Safeguarding Against Diversion Banner

Examples of diversion include

Examples of diversion include:2

Receiving or stealing from friends or family

Theft from a pharmacy, hospital setting or an individual

Buying illegally from online sources

Prescription forgery

"Doctor shopping" and "pharmacy shopping" to obtain multiple prescriptions

In review of six studies

In a review of six studies involving 810 unique patients who underwent orthopedic, thoracic, obstetric and general surgical procedures, 67% to 92% of patients reported unused opioids.3*

*Unused opioids was defined as unfilled prescriptions or unused tablets

To help prevent prescription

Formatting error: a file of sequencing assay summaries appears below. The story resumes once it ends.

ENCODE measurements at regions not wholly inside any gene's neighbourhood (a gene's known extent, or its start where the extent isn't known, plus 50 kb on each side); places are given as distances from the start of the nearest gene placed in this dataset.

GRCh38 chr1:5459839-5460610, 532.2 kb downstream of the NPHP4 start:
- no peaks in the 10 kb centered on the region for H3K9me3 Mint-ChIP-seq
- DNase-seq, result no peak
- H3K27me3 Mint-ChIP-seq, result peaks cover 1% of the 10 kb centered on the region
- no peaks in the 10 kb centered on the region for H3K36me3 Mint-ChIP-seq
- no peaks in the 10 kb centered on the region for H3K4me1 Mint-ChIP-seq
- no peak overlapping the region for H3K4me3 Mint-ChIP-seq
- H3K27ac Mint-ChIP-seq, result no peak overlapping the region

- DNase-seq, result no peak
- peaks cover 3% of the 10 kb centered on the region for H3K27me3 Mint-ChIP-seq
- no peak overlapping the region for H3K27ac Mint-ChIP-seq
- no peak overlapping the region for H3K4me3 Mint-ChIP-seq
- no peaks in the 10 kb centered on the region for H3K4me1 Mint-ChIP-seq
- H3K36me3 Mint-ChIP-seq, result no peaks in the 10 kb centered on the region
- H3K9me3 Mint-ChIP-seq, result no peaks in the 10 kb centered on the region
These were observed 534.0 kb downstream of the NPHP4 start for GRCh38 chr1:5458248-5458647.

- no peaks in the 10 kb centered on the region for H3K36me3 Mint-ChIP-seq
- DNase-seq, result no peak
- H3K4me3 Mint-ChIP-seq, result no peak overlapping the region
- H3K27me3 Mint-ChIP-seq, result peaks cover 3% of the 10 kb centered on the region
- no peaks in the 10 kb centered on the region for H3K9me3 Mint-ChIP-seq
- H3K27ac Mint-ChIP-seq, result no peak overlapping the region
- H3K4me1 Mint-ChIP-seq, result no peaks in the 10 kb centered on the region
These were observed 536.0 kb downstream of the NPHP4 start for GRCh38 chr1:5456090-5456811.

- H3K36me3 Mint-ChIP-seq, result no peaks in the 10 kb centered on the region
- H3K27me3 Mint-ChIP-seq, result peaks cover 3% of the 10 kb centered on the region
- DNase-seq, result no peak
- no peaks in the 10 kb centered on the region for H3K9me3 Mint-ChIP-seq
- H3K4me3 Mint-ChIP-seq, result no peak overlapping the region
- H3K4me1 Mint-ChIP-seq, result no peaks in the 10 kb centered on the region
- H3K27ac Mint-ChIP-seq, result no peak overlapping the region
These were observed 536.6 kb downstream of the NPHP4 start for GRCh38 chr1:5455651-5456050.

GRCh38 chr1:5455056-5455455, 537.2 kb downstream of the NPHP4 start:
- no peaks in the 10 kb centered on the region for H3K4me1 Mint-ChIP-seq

To help prevent prescription opioid diversion, the CDC recommends you discuss with your patients the importance of safe storage and disposal to prevent these medications from falling into the wrong hands.4

Medications can be disposed of in local "take back" or "mail back" programs or medication drop boxes at police stations, Drug Enforcement Administration (DEA)-authorized collection sites or participating pharmacies.5 The American Medical Association has additional safe disposal resources you can share with patients.

Safeguarding Reference

1 National Conference of Commissioners on Uniform State Laws. Uniform Controlled Substances Act (1994), Section 309, Diversion Prevention and Control. Accessed 10.09.17.
3 Bicket, Mark et al. "Prescription Opioid Analgesics Commonly Unused After Surgery." JAMA Surg. Published online August 2, 2017. doi:10.1001/jamasurg.2017.0831. Accessed 08.31.17.